The head of the U.S. Federal Reserve warned Congress that bitcoin and other cryptocurrencies are dangerous to “unsophisticated investors” and should not be considered real currencies. Fed Chair Powell Criticizes Cryptocurrencies Jerome Powell, who became Fed chair in February, succeeding fellow cryptocurrency critic Janet Yellen, said on Capitol Hill that “relatively unsophisticated investors see the … Continued
Yesterday, bulls charged the crypto market, which caused Bitcoin to add $9B to its market capitalization in less than thirty minutes. But the Fed chairman on crypto is swinging the opposite way.
Today, we’ve seen a few bears emerge from the forest. Specifically, the head of the Federal Reserve spoke on cryptocurrencies today, providing comments that indicate he is bearish on virtual currencies.
Fed Chairman on Crypto: A Risky Investment
On Wednesday, Jerome Powell, the head of the Federal Reserve, which is the US’s central banking system, spoke with members of Congress. During the ...
Since the incredible bull run last year, early adopters, and even people who invested in cryptocurrencies back in January 2017, have made an incredible amount of financial gains. In the U.S. some people who want to cash out a good chunk of money realize they’ll end up paying the taxman (IRS) a lot of money in capital gains. However, there are ways people can avoid heavy crypto-taxation and capital gains. This week, news.Bitcoin.com spoke with Tim Picciott, a financial advisor and Certified Financial Planner (CFP) for ten years, and he explains how he’s been helping the ‘crypto rich’ avoid hefty penalties and capital gains legally.
The Liberty Advisor Says There Are a Bunch of Methods People Don’t Know About That Can Help Them Legally Avoid Heavy Taxes and Capital Gains
We recently chatted with the financial planner, Tim Picciott, otherwise known as the Liberty Advisor. Picciott was recently on the Declare Your Independence show with Ernest Hancock on Freedom’s Phoenix explaining how he’s helping people who’ve accumulated sizable crypto holdings use the same strategies ultra high net worth families use to legally avoid substantial taxation. Picciott also presented a keynote speech at the TDV Investment Summit, explaining how, in the past, he had to leave a lucrative practice, pay a hefty fine, drop his series 7, and was effectively unemployed for three months until the government approved his paperwork.
Now Picciott’s business is up and running and he’s assisting individuals who’ve become crypto rich avoid hefty taxation. Unlike most CFPs, Picciott understands the current economic system is broken, and so he approaches financial management in a different way.
News.Bitcoin.com (BC): So how did you get into cryptocurrencies and learning about bitcoin?
Tim Picciott (TP): I graduated school in 2008, just in time for the world meltdown and started my career the day Lehman Brothers crashed. So I was always told that everything that happened in 2008 couldn’t happen. I was in the graduating class that won the national competition for the Federal Reserve, and I was told all this different stuff. Then I graduate, and, boom, everything collapses. I immediately became distrustful of the financial system. One day someone told me that the Federal Reserve was private, and I didn’t believe them. So my girlfriend bought me the ‘Creature from Jekyll Island’ by G. Edward Griffin, and the book really blew me away. I went further down the rabbit hole and found out about Ron Paul, and I found out about bitcoin when it was around $3. Unfortunately, I didn’t buy any.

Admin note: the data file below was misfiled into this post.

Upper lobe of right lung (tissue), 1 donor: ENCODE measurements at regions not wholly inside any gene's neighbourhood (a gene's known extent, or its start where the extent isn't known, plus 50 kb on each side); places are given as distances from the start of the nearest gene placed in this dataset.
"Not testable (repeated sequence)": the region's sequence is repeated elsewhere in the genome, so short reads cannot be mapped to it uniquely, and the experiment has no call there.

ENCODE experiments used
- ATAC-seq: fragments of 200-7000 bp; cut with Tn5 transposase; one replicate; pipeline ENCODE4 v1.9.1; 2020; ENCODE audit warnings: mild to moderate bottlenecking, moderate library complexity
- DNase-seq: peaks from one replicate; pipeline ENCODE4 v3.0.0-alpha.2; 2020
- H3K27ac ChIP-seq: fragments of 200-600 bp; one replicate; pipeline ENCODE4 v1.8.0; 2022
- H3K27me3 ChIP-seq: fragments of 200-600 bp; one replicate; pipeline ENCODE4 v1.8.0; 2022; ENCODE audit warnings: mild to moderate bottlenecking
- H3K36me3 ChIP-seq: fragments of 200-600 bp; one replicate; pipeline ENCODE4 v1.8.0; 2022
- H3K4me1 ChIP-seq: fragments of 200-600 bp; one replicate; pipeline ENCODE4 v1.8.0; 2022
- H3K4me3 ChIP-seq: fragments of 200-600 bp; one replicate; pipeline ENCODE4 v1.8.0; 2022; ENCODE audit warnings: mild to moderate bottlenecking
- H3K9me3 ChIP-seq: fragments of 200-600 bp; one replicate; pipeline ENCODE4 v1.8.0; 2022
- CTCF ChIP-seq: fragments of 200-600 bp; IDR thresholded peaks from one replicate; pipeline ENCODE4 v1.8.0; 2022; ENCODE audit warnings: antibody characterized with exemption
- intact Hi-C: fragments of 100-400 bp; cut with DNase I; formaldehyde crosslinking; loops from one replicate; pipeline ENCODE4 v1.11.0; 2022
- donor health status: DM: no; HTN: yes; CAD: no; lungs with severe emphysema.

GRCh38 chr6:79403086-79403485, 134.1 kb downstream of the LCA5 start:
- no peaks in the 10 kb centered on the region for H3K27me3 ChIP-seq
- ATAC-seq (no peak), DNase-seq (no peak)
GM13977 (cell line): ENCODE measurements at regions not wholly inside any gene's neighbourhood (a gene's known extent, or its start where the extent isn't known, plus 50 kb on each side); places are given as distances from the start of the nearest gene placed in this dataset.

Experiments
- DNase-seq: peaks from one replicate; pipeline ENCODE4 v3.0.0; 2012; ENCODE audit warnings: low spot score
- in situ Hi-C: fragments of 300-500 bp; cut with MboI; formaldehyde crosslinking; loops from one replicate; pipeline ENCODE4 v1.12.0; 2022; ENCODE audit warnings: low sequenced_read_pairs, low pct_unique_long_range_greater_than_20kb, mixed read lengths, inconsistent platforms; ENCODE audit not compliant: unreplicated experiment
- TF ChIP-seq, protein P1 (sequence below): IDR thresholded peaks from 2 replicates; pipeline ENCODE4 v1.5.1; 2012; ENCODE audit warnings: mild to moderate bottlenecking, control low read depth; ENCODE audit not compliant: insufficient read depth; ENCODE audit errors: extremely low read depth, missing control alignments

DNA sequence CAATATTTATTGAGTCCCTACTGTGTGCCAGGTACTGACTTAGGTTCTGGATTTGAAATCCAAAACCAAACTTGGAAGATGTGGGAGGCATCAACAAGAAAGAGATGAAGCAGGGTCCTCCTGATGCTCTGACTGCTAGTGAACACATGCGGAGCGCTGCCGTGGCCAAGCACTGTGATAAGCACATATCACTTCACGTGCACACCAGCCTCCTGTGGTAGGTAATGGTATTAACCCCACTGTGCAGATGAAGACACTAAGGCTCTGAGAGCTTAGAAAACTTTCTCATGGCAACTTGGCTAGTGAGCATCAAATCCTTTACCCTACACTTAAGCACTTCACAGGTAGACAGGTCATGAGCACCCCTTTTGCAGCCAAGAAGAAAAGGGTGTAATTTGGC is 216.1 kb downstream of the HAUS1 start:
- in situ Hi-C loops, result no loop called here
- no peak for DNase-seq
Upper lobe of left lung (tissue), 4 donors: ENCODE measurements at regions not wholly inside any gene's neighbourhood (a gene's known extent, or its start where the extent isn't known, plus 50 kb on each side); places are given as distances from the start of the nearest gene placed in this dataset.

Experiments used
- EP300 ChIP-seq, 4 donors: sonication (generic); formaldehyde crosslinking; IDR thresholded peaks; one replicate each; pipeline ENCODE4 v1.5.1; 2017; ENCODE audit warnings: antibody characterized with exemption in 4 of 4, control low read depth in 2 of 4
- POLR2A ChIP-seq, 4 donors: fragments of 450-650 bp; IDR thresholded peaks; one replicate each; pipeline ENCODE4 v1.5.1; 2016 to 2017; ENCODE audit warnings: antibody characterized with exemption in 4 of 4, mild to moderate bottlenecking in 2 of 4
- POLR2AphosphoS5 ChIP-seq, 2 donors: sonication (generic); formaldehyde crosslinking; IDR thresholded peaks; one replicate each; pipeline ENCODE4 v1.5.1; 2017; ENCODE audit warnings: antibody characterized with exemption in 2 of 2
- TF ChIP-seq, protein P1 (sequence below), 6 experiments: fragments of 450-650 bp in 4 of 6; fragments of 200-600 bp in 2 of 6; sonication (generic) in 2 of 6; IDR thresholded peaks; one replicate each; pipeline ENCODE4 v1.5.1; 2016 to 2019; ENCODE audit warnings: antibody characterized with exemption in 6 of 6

My interest in bitcoin basically stemmed from my distrust of the system and being in the libertarian movement. Then over the past couple of years, I became really good friends with Ernest Hancock from the Freedom’s Phoenix broadcast. And he kept telling me that I got to look into these cryptocurrencies.
I’m also a little bit different because I’m a certified financial planner who holds these views, because most people in my industry don’t want to recognize there’s problems within the system.
I see the current system is essentially high tech slavery. I don’t like being a slave, and I don’t like my kids being a slave. I see cryptocurrencies as a way to bypass all these middlemen and bypass a lot of these parasites to really free humanity.
BC: How did you get started helping the crypto-rich avoid taxes and capital gains legally?
TP: Last year around this time, I was at a party at Ernie’s, and there were a lot of rich cryptocurrency holders. Ernie came up to me and said, “Hey we got a bunch of rich early adopters here and they needed some financial advice.” One of the gentlemen talked to me, and he had no heirs and no kids, and didn’t know what to do with his cryptocurrency gains. And he asked me what does the top 1 percent of the population do to add their assets into the system, and how do they avoid substantial capital gains legally. I knew what to do with stocks and bonds, or if a company had a highly appreciative business what they would do, but at the time I didn’t know how to do it for crypto.
Then I attended the Nexus Earth conference in Colorado, and I had a few people ask me about self-directed IRAs. People don’t realize it but you can put pretty much anything into a retirement account as long as it’s not deemed a collectible. Now I’m working with a few guys out of Massachusetts who have been helping clients out with financial management for two decades. They specialize in alternative investments and self-directed IRAs so I teamed up with them to help roll out the business.